China news round-up: Border pact with India expected, mainland tourism to Taiwan plummets
Gradually opening the hukou to migrants will boost the economy and establish a fairer society.
Los Angeles Times
UN review of China human rights record draws clashing accounts.
Even if China invests one trillion yuan in curbing air pollution, average PM2.5 levels will only drop to 60 micrograms per cubic meter, far above the 25 microgram standard set by the European Union.
Communist Party’s Central Politico-Legal Commission issues rules to prevent miscarriages of justice.
Radio Free Asia
Former workers at two state-run banks have converged on the capital in recent days amid a dispute over redundancy payments, as police continue to bus them en masse to an unofficial detention center.
Hong Kong is edging closer to the demographic turning point where, like China, its workforce will shrink.
Three public officials were each sentenced to 20 months in jail for illegally wiretapping a county party chief in Hunan province.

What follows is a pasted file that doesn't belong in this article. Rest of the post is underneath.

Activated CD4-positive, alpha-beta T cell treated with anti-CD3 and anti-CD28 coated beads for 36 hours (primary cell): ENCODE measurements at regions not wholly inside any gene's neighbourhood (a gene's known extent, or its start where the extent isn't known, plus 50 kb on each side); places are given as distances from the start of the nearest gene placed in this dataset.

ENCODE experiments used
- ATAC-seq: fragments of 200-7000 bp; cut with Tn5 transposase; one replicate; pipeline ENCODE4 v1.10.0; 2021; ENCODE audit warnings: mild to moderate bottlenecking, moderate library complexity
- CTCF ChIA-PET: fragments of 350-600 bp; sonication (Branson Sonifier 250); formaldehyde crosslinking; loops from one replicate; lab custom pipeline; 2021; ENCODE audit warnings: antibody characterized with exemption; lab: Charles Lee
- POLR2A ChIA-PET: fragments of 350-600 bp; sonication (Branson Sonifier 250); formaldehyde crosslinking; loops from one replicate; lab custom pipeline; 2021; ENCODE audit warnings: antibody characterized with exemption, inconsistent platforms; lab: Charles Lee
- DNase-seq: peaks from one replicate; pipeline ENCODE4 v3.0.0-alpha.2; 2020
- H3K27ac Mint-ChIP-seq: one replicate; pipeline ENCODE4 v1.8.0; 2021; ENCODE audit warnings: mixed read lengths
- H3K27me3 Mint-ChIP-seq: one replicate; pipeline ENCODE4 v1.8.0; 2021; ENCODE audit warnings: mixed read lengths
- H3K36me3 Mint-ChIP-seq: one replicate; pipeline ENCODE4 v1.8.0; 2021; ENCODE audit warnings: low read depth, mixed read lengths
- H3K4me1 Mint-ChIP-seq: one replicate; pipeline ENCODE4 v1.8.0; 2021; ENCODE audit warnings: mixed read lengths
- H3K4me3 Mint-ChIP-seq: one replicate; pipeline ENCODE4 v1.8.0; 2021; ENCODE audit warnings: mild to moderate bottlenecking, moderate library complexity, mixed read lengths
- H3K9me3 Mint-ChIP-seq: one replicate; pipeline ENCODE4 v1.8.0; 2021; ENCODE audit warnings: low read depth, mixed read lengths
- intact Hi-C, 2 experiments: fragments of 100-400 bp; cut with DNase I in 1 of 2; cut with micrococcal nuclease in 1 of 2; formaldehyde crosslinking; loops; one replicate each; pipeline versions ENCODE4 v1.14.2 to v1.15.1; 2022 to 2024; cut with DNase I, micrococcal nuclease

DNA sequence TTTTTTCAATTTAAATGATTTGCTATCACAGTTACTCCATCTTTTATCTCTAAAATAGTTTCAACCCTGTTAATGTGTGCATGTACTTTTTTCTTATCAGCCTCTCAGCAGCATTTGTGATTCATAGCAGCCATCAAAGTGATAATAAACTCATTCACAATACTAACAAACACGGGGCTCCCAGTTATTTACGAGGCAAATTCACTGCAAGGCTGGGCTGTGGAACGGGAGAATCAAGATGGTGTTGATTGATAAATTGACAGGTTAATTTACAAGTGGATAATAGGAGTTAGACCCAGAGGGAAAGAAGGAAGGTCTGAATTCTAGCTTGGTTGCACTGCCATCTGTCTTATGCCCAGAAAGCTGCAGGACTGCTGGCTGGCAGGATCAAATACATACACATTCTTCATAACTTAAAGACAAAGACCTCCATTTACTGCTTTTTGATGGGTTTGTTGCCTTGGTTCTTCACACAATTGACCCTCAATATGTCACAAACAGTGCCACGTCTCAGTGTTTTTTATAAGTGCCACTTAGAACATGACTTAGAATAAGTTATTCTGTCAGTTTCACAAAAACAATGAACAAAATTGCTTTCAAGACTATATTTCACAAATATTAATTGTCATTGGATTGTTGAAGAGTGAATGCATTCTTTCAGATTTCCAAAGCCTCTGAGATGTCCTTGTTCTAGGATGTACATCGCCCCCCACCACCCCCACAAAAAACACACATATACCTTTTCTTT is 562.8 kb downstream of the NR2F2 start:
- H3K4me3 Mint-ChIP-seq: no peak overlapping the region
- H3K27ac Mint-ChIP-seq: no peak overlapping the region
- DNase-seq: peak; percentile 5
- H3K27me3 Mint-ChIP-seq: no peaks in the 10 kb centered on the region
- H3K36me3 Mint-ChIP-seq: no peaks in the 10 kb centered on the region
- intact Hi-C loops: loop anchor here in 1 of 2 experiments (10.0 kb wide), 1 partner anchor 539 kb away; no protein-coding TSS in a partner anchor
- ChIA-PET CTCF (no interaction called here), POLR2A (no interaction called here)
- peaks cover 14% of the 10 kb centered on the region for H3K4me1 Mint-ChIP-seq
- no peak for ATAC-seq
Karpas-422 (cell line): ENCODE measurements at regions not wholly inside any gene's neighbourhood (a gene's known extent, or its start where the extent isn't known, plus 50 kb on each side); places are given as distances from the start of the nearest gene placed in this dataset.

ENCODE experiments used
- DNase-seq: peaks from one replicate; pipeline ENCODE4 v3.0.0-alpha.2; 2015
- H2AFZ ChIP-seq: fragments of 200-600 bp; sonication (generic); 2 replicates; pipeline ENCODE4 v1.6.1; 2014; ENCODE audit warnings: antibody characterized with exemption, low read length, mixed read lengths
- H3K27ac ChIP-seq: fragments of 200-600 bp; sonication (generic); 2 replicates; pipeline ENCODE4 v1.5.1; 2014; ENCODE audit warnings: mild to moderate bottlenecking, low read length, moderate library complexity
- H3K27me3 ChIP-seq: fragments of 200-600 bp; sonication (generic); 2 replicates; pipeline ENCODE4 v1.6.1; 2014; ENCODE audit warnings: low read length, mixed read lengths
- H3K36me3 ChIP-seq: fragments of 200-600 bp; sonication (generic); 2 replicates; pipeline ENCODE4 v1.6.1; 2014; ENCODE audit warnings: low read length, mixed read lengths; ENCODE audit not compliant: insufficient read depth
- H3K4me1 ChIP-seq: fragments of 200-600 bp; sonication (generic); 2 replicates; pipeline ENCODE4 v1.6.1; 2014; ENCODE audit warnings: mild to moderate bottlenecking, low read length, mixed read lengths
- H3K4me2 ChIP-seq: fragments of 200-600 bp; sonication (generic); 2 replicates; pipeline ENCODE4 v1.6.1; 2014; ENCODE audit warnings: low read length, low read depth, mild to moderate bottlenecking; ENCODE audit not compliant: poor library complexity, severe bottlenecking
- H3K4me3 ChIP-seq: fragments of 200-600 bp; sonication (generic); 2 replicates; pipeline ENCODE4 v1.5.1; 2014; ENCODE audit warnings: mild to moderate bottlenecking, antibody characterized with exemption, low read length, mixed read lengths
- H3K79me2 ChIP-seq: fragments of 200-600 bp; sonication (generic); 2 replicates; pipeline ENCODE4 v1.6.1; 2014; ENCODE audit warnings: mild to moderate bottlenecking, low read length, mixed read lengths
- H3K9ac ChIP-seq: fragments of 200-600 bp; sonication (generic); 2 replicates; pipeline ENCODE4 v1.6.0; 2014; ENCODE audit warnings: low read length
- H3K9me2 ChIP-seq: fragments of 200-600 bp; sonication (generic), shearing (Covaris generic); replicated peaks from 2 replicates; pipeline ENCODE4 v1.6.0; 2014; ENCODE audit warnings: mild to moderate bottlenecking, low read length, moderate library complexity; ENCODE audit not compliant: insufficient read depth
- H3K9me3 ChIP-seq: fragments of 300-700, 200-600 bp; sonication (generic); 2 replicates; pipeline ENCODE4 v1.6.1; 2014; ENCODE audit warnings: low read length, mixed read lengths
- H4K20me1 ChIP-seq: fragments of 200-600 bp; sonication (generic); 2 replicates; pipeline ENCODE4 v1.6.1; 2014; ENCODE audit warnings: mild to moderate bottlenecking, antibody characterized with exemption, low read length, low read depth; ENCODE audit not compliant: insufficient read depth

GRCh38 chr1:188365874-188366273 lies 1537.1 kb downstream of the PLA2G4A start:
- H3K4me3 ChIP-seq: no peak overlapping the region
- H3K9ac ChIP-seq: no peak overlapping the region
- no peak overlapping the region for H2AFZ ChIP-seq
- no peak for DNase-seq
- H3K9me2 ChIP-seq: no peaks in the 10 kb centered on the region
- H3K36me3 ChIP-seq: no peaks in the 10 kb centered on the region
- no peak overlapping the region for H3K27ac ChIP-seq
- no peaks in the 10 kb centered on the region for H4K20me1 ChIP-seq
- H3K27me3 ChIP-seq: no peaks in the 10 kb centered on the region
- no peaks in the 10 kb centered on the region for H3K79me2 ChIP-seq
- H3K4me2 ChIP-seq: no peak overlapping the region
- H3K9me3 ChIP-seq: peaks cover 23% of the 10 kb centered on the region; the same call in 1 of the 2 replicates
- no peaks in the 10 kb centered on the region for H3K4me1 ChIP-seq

China Post (Taiwan)
Taiwan has seen a 35.7-annual drop in Chinese tour groups in the first 20 days of October, the result of a new ban in China on low-cost, low-quality tours.
The state media campaign "is a reminder to Starbucks or any foreign company that, in an 'irregular' market place, the downfall" could happen anytime.
Wall Street Journal
Risky bonds are making a comeback after falling out of favor over the summer.
New York Times
The WTO panel ruling on China's rare earth export restrictions will send its confidential draft report on Wednesday to China.
Cities surrounding Beijing, where steel mills are chief employers, lose out from efforts to curb pollution.
Japan, China were close to preventing current turmoil over Diaoyu Islands, writes opposition lawmaker Akihisa Nagashima.
Visiting Russian PM Dmitry Medvedev said his country welcomes more Chinese investment in the Russian Far East and promised Russia would protect foreign investors.
Times of India
India, China to sign landmark pact on border cooperation.
Singapore-based investors can now buy renminbi-denominated securities, paving the way for direct trading between the two countries’ currencies.
* denotes articles in Chinese language.